## Introduction

Emerging infectious diseases (EIDs) are a significant and growing threat to global health, global economy and global security1, 2. Analyses of their trends suggest that their frequency and economic impact are on the rise3, 4, yet our understanding of the causes of disease emergence is incomplete. The majority of EIDs (and almost all recent pandemics) originate in animals, mostly wildlife, and their emergence often involves dynamic interactions among populations of wildlife, livestock, and people within rapidly changing environments5,6,7. The mechanisms underlying this process are likely complex, and occur in contexts that are often characterized by a paucity of systematically collected data8.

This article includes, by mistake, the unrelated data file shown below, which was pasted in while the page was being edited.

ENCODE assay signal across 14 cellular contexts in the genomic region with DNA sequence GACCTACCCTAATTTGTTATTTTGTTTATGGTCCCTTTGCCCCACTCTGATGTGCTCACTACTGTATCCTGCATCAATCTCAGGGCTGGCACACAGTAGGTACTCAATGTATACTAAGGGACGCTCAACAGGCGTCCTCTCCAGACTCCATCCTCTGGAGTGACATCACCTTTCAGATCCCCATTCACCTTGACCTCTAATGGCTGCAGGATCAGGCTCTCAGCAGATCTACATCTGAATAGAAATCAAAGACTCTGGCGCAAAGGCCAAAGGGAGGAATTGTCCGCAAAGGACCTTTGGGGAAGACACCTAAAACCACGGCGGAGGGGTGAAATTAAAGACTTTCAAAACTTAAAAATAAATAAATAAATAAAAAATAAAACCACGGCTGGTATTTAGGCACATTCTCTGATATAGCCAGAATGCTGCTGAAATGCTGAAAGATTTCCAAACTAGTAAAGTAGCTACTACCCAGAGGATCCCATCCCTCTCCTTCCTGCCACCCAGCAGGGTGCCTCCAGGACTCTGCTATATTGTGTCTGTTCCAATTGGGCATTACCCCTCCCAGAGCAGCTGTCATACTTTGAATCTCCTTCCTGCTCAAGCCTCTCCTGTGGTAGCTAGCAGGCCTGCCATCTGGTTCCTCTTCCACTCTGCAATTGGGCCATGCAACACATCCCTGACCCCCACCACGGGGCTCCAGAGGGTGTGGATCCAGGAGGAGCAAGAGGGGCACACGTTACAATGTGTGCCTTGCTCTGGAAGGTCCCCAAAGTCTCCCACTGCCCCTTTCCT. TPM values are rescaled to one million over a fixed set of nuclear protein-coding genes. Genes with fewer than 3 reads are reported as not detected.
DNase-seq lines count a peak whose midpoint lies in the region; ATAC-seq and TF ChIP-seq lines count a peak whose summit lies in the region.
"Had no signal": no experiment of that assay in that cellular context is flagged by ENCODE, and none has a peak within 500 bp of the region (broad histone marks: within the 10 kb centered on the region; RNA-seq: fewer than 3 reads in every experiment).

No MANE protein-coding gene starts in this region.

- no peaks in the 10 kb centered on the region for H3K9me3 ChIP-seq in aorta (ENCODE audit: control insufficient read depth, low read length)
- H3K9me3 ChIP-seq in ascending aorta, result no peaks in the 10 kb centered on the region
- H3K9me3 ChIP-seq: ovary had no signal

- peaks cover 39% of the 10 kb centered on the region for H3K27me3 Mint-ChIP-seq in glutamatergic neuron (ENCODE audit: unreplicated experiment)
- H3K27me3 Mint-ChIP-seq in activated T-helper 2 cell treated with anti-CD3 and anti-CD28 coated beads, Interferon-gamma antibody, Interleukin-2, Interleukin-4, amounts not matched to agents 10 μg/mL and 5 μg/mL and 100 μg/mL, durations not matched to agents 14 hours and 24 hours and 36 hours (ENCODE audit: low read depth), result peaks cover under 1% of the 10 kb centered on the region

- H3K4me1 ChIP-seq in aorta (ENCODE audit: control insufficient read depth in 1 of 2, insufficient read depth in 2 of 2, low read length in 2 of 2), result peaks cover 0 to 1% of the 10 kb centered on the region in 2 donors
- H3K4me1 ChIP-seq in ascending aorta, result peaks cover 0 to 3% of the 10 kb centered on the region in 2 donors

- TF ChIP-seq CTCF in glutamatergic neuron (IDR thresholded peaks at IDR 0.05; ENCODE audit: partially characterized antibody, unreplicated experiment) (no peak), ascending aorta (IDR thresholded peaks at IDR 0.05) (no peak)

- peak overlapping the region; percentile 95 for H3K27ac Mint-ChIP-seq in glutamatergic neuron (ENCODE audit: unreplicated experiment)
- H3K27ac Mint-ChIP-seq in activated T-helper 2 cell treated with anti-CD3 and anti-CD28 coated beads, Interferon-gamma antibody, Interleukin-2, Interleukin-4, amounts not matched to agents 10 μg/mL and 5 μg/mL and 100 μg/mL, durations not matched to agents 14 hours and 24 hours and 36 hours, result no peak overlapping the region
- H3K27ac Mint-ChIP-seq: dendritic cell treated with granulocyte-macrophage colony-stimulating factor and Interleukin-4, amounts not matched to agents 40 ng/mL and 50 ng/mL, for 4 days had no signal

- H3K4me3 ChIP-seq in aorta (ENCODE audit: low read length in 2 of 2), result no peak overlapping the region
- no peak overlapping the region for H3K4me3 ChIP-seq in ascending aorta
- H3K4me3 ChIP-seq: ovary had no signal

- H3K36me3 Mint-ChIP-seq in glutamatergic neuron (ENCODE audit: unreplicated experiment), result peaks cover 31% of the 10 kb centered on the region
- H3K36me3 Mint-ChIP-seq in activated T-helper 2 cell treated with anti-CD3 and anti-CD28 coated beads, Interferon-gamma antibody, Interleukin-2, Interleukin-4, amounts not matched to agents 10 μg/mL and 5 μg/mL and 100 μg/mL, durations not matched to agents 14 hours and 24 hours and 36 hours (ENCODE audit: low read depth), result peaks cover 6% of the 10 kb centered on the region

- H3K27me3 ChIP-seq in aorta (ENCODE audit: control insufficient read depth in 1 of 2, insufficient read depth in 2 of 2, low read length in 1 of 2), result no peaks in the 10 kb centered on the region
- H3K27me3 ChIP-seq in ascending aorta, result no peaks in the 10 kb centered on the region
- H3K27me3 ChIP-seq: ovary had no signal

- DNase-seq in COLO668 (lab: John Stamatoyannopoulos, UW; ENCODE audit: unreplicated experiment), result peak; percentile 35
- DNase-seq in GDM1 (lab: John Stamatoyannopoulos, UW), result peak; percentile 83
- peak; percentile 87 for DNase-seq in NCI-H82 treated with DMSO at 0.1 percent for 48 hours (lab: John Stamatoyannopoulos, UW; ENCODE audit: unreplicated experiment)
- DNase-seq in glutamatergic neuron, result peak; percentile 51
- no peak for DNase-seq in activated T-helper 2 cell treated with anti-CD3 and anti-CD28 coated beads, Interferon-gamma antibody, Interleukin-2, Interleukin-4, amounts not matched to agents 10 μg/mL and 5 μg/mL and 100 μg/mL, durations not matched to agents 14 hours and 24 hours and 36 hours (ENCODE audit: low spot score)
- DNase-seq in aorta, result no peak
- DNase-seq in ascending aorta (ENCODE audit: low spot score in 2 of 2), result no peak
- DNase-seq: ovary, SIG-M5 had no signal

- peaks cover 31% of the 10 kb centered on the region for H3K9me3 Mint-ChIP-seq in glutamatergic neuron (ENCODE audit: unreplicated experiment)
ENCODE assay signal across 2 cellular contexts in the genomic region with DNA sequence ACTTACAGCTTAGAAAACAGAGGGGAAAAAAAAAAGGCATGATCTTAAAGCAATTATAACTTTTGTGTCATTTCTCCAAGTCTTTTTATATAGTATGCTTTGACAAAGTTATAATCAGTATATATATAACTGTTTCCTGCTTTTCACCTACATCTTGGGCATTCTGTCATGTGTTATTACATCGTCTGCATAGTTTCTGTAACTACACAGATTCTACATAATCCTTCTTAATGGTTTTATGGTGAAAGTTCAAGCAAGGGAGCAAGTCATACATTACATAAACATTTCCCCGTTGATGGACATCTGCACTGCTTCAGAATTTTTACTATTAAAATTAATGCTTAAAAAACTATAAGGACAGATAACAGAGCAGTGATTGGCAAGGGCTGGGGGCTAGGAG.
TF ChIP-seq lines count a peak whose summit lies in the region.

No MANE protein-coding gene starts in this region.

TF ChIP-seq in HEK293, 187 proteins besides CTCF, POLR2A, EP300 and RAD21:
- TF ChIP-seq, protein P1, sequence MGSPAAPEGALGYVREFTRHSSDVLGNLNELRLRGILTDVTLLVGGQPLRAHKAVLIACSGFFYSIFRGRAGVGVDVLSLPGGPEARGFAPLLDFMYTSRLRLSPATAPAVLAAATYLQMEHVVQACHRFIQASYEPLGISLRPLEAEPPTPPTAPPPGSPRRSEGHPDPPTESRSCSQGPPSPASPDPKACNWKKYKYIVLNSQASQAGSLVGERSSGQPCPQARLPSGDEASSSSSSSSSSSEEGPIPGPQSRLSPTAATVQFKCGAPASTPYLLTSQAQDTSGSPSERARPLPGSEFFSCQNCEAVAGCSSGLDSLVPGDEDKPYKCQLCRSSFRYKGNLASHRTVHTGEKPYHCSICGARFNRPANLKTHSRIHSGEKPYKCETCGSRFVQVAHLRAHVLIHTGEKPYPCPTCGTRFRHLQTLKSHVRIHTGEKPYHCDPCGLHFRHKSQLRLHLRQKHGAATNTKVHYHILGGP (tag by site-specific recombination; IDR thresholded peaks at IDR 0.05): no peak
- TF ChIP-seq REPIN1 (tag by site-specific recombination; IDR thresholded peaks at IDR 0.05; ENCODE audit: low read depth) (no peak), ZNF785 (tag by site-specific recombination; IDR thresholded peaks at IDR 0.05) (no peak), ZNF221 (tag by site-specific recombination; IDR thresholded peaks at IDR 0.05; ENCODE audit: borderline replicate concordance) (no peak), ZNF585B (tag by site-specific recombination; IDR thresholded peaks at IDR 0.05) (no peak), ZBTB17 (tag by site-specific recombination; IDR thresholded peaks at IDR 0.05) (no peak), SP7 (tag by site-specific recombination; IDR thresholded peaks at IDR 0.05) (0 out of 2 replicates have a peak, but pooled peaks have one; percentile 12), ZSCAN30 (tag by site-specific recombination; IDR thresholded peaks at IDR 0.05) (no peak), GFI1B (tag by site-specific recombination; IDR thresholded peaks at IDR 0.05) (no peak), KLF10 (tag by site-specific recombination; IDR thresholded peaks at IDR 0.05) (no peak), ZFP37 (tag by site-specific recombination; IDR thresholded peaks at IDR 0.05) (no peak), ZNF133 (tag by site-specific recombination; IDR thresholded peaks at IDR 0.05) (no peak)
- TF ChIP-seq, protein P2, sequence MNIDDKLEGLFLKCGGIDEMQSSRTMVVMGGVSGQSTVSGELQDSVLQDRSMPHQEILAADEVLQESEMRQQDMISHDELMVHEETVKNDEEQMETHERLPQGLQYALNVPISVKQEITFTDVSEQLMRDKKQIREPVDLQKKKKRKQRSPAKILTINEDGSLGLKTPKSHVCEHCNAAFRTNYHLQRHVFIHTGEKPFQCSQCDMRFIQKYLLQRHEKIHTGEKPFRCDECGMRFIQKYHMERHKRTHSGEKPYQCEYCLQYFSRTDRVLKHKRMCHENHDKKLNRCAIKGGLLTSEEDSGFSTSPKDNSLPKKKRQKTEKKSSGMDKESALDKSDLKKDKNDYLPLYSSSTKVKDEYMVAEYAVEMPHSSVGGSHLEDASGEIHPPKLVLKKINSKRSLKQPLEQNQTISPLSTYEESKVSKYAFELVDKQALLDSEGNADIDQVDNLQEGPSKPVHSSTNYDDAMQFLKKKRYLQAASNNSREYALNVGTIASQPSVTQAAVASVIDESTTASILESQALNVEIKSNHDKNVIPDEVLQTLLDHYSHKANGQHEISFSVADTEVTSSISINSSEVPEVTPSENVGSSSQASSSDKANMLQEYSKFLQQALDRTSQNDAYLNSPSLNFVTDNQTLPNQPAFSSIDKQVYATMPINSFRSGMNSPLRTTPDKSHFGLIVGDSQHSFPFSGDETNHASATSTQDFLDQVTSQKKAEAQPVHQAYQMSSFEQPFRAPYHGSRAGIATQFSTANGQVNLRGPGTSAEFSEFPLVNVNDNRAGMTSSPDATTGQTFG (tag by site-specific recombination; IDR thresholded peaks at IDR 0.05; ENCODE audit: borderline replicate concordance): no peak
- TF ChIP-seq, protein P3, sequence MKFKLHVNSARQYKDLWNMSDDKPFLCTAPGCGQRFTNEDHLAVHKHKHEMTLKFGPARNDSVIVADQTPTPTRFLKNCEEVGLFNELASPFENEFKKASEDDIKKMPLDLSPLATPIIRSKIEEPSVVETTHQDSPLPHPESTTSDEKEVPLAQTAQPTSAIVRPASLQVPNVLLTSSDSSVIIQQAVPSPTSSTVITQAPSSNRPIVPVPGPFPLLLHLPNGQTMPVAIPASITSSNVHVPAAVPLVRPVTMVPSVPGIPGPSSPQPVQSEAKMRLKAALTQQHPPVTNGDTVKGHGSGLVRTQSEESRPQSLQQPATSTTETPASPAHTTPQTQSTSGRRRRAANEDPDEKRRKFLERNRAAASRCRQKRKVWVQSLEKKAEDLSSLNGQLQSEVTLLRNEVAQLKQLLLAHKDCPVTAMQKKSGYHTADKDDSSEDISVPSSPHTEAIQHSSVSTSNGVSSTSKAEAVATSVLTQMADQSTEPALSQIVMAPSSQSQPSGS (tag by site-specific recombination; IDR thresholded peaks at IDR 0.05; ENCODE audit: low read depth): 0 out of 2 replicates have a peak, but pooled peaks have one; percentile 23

Global efforts to reduce the impacts of emerging diseases are largely focused on post-emergence outbreak control, quarantine, drug, and vaccine development3. However, delays in detection of or response to newly emerged pathogens, combined with increased global urbanization and connectivity, have resulted in recent EIDs causing extensive mortality across cultural, political, and national boundaries (e.g., HIV), and disproportionately high economic damages (e.g., SARS, H1N1). Efforts to identify the origins and causes of disease emergence at local scales, and regions from which novel diseases may be more likely to emerge, are valuable for focusing surveillance, prevention, and control programs earlier in the chain of emergence, containing EIDs closer to their source, and more effectively limiting their subsequent spread and socioeconomic impacts8.